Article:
Monday, July 5, 2010

Learning to Kayak (Part 1/2)

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Hey guys! This weekend I took a 2-day kayaking clinic through the NOC's paddling school with a group of 4 other guys and our instructor Samantha. Mark (15) and his dad Dietrich are from Ontario originally, but now live in Raleigh, North Carolina. Chris (19) and his dad Allan are from Roswell, Georgia - a suburb just outside of Atlanta. Samantha is from Chile, and has been whitewater rafting ever since she met her husband Jon several years ago at the "5 teacup falls". All in all, I had an amazing weekend learning how to kayak.

On Saturday morning, we started out by getting our "5 essentials":
1) PFD (personal flotation device)
2) Kayak
3) Helmet
4) Spray skirt (what you wear around your waist to keep water from rushing into the kayak)
5) Booties (I actually just wore my Vibram Five Fingers, which worked great in the water)

After we got all geared up, we loaded the van and headed to the lake. In our group, only Allan and Chris had kayaked before (only on flatwater though), so we started with the very basics - the wet exit. Though simple, this is a pretty essential maneuver, considering that without it, flipping over in your kayak will leave you submerged upside-down with nowhere to go.
Luckily, everyone picked up on this pretty quickly, and we progressed to the basic paddling strokes - the vertical stroke, which propels you straight forward, and the horizontal stroke, which allows you to turn. With each stroke, you also must distribute your weight so that your kayak is leaning in the direction you want to go. Pretty intuitive material, but the clear instruction was very helpful, because a solid foundation is essential to long term success in anything, kayaking included. Once we practiced rescuing our flipped comrades, hip snaps, and the basics of rolling upright from an upside-down position (Chris, Allan, & Mark were able to do the roll, I'm still working on it), we went to the Tuckaseegee river to practice our newly acquired expert skills.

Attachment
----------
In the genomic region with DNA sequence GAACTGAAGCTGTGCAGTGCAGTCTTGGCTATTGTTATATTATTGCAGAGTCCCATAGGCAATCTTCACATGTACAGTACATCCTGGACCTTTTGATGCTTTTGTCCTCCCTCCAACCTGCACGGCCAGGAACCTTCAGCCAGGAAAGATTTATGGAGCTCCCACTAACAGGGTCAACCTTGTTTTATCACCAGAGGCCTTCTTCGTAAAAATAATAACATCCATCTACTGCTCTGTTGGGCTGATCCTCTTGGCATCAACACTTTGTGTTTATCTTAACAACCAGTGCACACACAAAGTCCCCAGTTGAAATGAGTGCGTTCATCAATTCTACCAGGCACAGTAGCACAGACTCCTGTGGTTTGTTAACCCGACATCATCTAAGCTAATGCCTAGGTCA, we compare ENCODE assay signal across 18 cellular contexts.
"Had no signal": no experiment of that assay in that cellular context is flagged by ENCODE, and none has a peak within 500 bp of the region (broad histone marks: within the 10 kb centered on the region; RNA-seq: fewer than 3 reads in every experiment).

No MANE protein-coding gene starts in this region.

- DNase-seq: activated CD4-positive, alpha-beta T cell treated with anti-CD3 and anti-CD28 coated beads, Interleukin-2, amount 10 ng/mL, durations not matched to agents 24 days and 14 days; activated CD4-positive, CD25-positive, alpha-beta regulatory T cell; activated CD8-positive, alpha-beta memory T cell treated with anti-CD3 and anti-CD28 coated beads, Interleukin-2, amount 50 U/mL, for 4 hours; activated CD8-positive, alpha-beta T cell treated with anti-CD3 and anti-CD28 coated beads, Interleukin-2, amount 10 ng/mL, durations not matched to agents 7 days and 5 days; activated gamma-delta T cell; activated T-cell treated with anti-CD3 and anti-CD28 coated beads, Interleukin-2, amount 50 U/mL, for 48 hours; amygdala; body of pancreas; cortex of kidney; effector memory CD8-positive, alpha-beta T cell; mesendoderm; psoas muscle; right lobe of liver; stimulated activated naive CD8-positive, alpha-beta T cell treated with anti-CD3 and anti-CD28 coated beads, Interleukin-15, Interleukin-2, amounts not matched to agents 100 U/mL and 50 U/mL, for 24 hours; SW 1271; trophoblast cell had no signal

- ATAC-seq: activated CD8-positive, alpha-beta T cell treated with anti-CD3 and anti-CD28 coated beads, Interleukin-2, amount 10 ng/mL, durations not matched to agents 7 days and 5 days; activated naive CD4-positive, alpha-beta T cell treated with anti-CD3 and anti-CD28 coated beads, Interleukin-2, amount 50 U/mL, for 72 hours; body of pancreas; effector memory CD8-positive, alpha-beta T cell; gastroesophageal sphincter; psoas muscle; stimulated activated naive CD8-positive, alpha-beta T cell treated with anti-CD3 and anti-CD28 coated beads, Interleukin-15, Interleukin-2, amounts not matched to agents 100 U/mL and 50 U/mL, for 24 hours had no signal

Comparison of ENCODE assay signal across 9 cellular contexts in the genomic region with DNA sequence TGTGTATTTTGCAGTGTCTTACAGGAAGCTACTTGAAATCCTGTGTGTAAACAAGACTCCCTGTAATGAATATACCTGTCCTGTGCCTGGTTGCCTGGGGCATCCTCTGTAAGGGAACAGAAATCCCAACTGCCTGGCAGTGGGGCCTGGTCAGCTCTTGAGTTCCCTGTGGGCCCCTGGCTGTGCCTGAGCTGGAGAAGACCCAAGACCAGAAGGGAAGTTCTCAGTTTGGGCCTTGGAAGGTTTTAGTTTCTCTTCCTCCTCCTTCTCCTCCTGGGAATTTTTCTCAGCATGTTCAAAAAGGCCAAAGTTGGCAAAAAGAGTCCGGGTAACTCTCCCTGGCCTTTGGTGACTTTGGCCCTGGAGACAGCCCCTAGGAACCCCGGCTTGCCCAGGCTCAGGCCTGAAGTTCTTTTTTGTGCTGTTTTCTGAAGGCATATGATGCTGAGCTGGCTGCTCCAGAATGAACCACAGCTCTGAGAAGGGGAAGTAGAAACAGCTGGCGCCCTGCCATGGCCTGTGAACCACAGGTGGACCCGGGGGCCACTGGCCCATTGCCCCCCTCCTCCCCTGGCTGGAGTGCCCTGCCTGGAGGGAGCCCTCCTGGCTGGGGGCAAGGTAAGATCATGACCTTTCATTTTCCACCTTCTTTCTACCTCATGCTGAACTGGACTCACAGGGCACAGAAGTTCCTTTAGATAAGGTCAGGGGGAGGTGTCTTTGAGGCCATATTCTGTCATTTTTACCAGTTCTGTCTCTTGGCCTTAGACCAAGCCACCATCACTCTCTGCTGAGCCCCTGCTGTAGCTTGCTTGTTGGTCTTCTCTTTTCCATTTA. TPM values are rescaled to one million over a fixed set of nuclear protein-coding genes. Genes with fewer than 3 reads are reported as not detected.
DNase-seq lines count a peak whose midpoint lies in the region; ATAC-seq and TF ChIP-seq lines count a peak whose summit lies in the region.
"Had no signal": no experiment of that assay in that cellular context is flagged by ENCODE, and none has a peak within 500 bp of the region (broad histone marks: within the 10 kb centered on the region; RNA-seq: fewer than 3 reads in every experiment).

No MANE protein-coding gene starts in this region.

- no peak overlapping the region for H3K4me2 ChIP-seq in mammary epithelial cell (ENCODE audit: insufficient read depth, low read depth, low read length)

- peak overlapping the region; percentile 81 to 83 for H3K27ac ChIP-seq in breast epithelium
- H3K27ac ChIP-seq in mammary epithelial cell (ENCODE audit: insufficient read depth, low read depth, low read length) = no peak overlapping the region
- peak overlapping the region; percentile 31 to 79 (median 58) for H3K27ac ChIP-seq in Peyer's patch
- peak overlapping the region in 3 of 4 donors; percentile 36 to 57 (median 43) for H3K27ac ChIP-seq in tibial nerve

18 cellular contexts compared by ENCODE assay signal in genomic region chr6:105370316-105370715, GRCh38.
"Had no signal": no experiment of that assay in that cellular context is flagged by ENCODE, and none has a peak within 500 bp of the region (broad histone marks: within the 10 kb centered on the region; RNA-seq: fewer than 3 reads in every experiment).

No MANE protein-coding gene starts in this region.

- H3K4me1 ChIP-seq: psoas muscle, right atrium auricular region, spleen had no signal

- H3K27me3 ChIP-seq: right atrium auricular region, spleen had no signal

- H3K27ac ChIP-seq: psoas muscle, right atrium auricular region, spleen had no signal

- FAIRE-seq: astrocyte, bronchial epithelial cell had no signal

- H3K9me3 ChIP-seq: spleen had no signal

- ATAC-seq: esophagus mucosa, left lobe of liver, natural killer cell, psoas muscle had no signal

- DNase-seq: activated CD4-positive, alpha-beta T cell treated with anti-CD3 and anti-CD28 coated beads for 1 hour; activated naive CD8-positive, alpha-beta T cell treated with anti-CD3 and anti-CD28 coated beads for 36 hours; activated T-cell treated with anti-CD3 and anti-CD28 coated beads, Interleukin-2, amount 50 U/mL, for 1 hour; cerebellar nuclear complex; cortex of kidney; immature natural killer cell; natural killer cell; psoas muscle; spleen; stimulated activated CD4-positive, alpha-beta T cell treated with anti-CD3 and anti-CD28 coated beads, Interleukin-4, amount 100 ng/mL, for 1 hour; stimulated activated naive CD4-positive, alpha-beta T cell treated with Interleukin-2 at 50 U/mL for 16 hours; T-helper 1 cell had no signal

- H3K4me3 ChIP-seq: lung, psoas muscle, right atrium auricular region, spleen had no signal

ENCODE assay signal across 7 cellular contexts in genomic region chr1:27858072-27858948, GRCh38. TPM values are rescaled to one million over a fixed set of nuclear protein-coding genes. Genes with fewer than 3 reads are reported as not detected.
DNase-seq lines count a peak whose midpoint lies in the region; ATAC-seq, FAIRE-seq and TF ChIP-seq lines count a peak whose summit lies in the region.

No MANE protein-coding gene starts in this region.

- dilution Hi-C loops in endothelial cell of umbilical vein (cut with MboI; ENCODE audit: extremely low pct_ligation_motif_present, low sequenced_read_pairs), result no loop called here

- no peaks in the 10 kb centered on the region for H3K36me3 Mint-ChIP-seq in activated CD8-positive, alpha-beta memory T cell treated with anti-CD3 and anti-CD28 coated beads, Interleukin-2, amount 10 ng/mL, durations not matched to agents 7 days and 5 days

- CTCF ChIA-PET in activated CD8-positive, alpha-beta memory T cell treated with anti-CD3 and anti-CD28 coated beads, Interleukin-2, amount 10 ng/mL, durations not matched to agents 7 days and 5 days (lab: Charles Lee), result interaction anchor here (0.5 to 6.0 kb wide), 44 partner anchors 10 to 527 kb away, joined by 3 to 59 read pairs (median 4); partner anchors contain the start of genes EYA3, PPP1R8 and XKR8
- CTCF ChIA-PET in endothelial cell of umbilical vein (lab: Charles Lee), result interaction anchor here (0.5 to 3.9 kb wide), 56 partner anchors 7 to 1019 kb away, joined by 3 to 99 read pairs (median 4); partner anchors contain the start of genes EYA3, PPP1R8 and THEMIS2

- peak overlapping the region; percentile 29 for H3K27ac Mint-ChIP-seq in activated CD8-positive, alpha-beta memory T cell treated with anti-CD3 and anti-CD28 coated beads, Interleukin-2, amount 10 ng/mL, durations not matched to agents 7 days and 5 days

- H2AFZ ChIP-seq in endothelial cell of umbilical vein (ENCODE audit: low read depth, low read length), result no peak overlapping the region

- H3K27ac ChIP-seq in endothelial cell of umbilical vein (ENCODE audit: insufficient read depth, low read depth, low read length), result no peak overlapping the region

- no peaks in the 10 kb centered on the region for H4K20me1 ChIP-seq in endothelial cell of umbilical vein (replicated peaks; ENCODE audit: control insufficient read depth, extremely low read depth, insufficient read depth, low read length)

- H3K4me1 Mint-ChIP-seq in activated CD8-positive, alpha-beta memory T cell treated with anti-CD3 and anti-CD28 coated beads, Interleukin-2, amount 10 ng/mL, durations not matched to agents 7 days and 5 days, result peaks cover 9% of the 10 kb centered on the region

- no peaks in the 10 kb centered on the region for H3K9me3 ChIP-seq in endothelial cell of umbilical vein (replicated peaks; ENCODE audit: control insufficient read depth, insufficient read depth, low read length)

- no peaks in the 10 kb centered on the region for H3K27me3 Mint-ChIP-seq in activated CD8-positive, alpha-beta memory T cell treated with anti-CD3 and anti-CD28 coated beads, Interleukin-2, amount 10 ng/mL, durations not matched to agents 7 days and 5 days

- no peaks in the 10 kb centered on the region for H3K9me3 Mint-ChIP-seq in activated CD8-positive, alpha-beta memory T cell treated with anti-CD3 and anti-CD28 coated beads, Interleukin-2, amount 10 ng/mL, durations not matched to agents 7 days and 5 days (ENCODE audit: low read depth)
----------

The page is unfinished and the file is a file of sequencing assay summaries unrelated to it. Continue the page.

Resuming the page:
Once we ate our sandwiches, we went out on the river and started working on ferrying across currents, turning into eddys (the calm parts of the river behind obstacles like rocks where you can just float without paddling), and other whitewater techniques. This river doesn't get above Class II rapids (out of 5), so it was a good entry-level experience for me. I "swam" twice on Tuckaseegee (when you have to wet exit, and swim out of your kayak), but really gained a pretty good foundation from 9-5 on Saturday.

Samantha and Allan working on Rolling

I went out on Tuckaseegee on Sunday morning, then we went down the Nantahala in the afternoon. I'll post details about it in "Learning to Kayak (part 2/2)". Be sure to check out part 2 for the pictures of me going down Nantahala Falls!

Peace & Love,

1 comment:

  1. John,

    You're cute. How old are you?